Then there are the side-quests, the majority of which feel like afterthoughts. But I must mention one in particular - now, I'm all for pushing the boundries of taste and decency in videogames, but I have my limits - and being sent to find a peadophile and be given the option to set him free is crossing the line Bioware. Actually, it's way off the line, it's beyond the tundra regions, past the forest and teabagging a totally different line a hundred miles off. My tolerance for things cannot extend that far, and that quest more than anything soured my opinion of the game very quickly. It feels like something they put in to generate or court controversy, but it is in such a tedious and dull framework that it just looks like desperation, clutching at something, ANYTHING to try and drum up some column inches but really, surprisingly, we just don't care. It's disgusting and someone at Bioware needs a kick to the groin for that decision.
The question I ask myself at the end of it all is - what is Dragon Age? I say this with care, but still it's a world that has an identity crisis. It's sort of a bit Lord of the Rings, and a bit Dungeons and Dragons. It's a game that feels caught between the two, or rather, a game that wants to marry the two or, at least, profess to be its illegitimate lovechild.
The problem is, it misses the point on both counts. Lord of the Rings is an epic storyline full of emotion and human complication. Of power, corruption, friendship and duty - as well as love, death and all in between. It's all about the story and the characters. Dungeons and Dragons, on the other hand, is a world all about the options. It's a world of stats, tweaking and customising as much as you can to fit into a world that may be cliché and boring, but is filled with enemies for you to fight and see if your spectacular little setup will make you a monolithic power house or give you the mystical strength of a paper cup. Dragon Age 2 doesn't capitalise on either front, although it seems like it is trying to, and therefore looks like a pale imitator in comparison.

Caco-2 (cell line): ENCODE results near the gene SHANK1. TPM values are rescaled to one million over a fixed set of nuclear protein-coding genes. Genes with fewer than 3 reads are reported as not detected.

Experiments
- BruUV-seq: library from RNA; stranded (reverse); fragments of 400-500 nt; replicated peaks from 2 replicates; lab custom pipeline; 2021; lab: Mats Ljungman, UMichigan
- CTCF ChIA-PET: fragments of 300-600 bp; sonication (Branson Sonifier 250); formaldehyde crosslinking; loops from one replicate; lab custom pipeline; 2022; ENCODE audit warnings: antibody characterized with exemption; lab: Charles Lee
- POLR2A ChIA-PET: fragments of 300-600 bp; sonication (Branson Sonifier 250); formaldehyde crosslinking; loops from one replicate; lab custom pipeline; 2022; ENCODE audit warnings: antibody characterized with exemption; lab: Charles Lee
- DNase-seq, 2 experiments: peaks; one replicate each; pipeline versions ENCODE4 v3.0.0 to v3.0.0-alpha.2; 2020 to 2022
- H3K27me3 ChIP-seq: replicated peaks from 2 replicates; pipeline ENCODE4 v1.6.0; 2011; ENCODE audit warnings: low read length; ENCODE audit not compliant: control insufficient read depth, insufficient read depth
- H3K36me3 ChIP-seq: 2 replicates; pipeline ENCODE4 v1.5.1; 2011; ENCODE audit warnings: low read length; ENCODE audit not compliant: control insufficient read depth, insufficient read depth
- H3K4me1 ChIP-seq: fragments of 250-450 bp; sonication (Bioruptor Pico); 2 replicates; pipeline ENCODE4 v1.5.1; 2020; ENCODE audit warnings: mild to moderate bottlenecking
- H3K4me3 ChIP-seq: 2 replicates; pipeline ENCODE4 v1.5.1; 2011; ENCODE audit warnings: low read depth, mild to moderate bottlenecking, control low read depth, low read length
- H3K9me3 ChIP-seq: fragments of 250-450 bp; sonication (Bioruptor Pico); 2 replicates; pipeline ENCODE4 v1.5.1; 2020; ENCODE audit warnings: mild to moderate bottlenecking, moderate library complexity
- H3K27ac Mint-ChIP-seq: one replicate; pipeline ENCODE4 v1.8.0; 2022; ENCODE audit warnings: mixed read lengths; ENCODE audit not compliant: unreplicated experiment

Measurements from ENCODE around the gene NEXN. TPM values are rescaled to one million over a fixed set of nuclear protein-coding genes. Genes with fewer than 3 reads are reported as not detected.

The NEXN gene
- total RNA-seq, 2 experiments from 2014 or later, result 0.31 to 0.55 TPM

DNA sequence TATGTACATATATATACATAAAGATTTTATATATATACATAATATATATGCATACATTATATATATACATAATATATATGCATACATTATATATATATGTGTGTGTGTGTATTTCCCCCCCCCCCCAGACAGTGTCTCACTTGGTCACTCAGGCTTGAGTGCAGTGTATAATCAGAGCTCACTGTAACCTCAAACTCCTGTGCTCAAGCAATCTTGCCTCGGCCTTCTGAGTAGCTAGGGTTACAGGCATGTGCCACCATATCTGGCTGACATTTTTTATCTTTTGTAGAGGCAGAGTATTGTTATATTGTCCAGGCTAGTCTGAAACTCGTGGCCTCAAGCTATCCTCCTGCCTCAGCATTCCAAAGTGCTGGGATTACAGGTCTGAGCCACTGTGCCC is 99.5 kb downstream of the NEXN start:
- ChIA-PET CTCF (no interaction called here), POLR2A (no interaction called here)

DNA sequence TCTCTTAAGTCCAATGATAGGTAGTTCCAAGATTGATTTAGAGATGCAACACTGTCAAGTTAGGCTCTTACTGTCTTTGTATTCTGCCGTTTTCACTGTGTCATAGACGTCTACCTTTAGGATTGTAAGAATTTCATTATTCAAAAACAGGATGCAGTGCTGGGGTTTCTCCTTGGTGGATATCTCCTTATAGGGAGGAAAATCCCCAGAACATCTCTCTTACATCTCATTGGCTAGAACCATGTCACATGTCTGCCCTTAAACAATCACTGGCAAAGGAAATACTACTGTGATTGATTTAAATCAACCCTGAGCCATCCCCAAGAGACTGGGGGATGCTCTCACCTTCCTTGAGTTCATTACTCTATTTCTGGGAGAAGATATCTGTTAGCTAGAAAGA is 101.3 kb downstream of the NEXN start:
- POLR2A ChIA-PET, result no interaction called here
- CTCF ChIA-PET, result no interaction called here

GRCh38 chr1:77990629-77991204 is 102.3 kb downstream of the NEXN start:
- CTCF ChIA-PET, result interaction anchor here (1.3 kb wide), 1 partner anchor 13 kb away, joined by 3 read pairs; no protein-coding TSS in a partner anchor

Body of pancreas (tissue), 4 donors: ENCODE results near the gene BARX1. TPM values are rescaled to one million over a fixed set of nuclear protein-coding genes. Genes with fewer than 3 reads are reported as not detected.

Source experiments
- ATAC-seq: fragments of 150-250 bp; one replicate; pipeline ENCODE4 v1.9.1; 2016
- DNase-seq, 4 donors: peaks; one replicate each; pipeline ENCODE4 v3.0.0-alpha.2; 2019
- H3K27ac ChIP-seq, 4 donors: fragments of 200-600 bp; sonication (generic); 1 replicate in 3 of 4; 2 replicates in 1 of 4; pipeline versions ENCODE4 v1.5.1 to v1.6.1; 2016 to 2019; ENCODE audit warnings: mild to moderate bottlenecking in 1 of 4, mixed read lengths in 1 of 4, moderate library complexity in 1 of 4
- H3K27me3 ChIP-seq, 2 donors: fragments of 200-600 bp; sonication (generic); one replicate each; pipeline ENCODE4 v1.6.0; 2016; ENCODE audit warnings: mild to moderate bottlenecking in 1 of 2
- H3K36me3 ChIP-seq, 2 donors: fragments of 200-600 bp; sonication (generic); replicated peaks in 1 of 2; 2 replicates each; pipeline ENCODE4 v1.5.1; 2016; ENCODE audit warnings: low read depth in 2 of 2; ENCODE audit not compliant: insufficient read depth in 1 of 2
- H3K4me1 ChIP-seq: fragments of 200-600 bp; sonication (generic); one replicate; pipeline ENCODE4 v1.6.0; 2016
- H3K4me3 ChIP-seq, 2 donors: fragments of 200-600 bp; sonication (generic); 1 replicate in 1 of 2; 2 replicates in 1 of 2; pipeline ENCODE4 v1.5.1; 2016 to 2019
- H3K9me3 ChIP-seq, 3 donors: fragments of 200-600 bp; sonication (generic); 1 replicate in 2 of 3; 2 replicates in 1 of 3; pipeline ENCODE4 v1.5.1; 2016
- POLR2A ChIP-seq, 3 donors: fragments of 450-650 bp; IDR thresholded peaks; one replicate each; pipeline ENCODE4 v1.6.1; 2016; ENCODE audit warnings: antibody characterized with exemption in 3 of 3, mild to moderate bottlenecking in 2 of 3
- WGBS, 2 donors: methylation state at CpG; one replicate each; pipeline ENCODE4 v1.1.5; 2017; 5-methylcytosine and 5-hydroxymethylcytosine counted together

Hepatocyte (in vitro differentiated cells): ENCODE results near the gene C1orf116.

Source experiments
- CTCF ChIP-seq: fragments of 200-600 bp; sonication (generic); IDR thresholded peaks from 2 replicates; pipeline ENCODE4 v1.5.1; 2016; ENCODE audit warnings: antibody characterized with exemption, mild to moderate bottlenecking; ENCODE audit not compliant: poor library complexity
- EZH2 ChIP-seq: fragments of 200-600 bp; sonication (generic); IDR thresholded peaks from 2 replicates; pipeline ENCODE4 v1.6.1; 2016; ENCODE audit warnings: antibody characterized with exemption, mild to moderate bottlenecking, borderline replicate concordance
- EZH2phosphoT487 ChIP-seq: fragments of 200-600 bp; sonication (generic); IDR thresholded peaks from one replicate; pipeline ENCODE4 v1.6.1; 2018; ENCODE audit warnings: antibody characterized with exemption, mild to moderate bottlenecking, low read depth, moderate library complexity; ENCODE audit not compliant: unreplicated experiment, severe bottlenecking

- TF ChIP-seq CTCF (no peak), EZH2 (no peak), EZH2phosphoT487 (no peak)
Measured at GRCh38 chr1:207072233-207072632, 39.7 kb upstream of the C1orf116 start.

And that is the problem with Dragon Age 2. It isn't that it is rushed. It's not that it is buggy. It's not that it's easy. It's that it is BORING. It's a game that struggles with its own identity and that is quite likely to alienate far more people than it has won over. It's a hacky-slashy crawl in limited identikit surroundings that has bucketloads of promise, but never seems to deliver on it. The characters, the world, the story - nothing seems to really add up, it tries to go somewhere with it and then decides it wants to go somewhere else. Everything feels circumstantial and chance-driven, there's no freedom, no choice and no real heart. Even technically, the PC version is without modtools - so the userbase can fix some of the more simple issues, but cannot generate any content of their own - something Bioware of all companies is usually very happy to have out at the start as standard. It runs fine, but even tuned up on my rig it doesn't ever look stunning, or beautiful, or real. It's a bit wooden - and at times, I'd swear I'd done it already, in other games, years ago.
The conclusion to the game is again a choice, much the same as the original, but it IS satisfying as well as dropping just the faintest hint of fanservice, but like most of the plot - nothing that you can't see hurtling towards you about halfway through the game. It's just a tad predictable - but hey, if you're aping your predecessor so hard, that's perhaps not surprising.
I don't hate DA2. In many ways, I wish I could hate it - it's the sort of game which I really don't like sitting on the fence over, but I can admit amidst the bad, the boring and the bloody batshit there is something to like. It's got a sense of humour, and drama, it's suitably gratifying in that more immediate sense and it's certainly taken a week of my life up and I'm not demanding it back or anything, so yeah. It's not something I hate. But it's just one of those games that is difficult to love - it's tired, cliché, predictable, obvious, plain and moreover, feigns depth and sophistication when it is in truth shallow and simple.
But more than anything else, for me there is one thing that eats me up and makes it impossible for me to love DA2. It's that inescapable realisation at the end of it all that Dragon Age 2 is that it is and likely always will be that most un-Bioware of all things...
A half-arsed job.